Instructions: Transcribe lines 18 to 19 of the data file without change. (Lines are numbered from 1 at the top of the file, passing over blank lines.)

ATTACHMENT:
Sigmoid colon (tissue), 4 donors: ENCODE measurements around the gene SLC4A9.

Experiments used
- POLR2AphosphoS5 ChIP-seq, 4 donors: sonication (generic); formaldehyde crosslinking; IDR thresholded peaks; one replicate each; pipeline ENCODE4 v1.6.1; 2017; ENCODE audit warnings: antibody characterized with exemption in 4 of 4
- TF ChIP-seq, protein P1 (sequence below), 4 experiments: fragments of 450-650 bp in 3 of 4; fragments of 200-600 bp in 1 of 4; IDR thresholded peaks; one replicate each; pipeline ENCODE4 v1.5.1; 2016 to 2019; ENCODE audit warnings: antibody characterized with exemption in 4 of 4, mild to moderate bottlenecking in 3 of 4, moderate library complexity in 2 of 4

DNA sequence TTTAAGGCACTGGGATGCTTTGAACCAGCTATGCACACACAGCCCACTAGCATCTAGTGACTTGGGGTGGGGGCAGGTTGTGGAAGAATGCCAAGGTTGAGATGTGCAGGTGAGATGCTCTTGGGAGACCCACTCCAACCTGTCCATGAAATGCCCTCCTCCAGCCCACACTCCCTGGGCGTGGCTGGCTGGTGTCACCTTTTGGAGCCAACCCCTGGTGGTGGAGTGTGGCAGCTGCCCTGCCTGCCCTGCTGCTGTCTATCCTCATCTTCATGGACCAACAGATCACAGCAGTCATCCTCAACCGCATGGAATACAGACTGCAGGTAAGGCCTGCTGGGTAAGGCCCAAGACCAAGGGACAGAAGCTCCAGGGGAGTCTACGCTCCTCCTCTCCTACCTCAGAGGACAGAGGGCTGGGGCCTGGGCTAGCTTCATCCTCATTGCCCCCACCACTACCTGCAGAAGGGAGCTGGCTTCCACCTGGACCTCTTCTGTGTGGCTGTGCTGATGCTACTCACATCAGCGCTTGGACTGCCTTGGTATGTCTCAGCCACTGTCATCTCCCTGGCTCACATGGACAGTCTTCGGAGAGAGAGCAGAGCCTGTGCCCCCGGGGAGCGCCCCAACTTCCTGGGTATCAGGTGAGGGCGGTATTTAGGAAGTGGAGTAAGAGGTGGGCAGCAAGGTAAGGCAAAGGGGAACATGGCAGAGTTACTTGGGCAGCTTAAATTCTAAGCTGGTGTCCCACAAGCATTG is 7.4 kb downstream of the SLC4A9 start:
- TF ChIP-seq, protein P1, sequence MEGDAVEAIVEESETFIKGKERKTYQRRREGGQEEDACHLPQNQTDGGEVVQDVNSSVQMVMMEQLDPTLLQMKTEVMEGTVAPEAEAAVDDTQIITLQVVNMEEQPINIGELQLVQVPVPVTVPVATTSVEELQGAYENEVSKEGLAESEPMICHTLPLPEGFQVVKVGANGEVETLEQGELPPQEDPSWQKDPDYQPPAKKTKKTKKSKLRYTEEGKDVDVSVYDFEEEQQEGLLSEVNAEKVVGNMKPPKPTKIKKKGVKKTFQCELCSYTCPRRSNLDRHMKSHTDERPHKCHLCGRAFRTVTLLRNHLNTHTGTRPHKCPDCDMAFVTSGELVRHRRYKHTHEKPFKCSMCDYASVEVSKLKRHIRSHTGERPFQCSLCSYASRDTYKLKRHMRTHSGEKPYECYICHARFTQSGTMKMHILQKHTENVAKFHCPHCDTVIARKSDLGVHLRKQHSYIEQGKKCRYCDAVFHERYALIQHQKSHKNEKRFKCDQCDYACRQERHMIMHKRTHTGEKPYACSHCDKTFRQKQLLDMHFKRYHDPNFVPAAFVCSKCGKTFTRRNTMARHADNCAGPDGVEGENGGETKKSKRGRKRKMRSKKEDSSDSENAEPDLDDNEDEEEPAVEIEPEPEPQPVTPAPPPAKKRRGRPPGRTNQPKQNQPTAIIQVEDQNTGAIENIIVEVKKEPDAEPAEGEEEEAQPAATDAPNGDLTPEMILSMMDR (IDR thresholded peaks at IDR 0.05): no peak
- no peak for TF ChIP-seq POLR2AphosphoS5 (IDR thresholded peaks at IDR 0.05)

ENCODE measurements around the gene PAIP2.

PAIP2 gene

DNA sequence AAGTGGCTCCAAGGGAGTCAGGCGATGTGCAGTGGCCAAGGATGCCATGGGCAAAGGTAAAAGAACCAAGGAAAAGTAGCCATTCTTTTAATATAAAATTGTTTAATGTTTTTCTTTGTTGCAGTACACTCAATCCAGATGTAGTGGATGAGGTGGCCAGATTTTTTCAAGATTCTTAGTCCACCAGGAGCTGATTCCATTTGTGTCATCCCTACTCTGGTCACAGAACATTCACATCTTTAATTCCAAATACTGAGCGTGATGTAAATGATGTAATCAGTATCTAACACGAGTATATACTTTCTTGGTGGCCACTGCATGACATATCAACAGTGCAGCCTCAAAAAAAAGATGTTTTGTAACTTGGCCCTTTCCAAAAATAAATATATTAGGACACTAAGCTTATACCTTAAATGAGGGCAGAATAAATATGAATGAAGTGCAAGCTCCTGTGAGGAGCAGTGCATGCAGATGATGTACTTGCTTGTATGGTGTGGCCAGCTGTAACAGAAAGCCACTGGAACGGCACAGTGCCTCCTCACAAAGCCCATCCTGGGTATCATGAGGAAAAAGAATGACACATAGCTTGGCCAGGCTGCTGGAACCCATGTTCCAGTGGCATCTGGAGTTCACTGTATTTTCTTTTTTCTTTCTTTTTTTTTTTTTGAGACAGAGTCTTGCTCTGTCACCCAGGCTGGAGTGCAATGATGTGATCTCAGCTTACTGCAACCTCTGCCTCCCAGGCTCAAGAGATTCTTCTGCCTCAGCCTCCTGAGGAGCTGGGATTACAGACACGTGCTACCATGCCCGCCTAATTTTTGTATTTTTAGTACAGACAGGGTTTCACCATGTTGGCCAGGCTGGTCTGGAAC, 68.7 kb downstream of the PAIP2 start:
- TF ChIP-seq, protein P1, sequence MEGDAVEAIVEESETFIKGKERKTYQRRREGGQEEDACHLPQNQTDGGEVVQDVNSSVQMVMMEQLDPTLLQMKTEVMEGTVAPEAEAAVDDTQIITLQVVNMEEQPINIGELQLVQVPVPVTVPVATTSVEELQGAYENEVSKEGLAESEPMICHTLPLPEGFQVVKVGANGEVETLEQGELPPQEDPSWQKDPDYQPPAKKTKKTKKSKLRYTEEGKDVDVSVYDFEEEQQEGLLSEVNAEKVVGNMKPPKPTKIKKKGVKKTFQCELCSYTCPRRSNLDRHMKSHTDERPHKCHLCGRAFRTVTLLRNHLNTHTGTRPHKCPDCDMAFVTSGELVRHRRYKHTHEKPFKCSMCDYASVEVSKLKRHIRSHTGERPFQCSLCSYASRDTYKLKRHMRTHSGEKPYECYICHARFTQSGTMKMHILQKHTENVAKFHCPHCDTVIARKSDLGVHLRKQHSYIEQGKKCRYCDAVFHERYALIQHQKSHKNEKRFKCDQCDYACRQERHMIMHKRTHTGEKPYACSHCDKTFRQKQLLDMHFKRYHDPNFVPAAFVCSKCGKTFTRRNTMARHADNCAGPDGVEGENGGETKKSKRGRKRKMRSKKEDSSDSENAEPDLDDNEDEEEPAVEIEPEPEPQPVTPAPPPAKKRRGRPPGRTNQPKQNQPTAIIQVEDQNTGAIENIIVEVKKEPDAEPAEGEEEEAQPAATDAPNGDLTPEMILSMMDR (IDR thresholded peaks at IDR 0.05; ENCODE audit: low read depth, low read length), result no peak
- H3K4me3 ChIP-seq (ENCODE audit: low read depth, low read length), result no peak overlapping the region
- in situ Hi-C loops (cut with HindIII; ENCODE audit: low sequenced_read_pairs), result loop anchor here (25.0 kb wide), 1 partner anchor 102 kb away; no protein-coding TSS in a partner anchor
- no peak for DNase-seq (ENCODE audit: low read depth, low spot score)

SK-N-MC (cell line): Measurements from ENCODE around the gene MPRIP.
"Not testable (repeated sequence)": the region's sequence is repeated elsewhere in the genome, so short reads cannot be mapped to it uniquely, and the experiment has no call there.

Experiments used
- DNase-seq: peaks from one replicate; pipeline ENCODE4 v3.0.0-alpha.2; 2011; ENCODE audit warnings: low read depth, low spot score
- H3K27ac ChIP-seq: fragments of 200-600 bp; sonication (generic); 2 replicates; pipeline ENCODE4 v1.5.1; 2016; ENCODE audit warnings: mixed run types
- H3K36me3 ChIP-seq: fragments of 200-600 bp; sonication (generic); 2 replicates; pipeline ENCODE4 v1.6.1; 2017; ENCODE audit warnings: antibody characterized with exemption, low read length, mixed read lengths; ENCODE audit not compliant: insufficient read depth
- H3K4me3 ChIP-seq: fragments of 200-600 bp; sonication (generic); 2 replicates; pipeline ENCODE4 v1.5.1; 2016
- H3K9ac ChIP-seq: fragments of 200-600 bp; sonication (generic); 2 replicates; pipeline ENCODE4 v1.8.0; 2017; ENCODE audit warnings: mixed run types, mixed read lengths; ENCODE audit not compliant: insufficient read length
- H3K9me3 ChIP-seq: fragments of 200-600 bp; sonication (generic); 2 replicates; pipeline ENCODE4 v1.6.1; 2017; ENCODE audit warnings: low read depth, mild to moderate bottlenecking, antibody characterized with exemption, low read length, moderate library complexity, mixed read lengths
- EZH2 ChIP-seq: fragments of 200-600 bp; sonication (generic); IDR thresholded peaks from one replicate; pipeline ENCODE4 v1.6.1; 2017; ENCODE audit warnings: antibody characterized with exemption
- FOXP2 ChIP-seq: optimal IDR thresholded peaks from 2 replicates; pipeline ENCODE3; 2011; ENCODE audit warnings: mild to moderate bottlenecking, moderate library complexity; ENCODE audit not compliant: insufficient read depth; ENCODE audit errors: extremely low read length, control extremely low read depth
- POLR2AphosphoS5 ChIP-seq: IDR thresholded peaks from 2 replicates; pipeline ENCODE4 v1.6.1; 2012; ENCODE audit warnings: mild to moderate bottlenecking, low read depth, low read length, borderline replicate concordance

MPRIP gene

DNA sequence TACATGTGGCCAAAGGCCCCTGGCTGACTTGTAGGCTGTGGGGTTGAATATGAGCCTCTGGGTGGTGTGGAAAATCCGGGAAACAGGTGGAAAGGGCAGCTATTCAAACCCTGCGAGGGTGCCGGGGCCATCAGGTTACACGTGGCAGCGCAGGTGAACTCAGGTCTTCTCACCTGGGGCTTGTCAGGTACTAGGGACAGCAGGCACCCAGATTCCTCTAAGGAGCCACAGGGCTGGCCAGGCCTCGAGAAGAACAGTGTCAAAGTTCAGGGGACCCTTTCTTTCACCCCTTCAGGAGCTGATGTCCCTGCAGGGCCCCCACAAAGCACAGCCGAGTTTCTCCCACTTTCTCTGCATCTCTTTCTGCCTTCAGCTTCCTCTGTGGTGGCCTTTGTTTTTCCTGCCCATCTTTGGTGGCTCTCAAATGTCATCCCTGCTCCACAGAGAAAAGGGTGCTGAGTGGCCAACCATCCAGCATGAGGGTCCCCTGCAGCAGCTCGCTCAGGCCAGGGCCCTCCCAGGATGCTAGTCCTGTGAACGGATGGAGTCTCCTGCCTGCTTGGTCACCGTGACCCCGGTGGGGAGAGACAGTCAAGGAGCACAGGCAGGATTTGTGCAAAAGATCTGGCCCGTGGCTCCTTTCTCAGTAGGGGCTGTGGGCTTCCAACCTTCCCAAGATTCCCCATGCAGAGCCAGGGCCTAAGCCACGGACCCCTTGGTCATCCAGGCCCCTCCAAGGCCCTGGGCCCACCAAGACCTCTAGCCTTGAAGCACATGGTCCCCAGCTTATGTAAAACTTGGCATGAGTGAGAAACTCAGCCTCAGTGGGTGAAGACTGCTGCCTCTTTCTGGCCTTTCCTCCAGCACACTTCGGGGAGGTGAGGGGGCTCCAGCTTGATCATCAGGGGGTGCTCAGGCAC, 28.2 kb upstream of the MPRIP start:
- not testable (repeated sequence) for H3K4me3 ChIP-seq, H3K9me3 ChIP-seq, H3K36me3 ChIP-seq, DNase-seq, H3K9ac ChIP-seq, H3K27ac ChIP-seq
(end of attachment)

- DNase-seq: peaks from one replicate; pipeline ENCODE4 v3.0.0-alpha.2; 2011; ENCODE audit warnings: low read depth, low spot score
- H3K27ac ChIP-seq: fragments of 200-600 bp; sonication (generic); 2 replicates; pipeline ENCODE4 v1.5.1; 2016; ENCODE audit warnings: mixed run types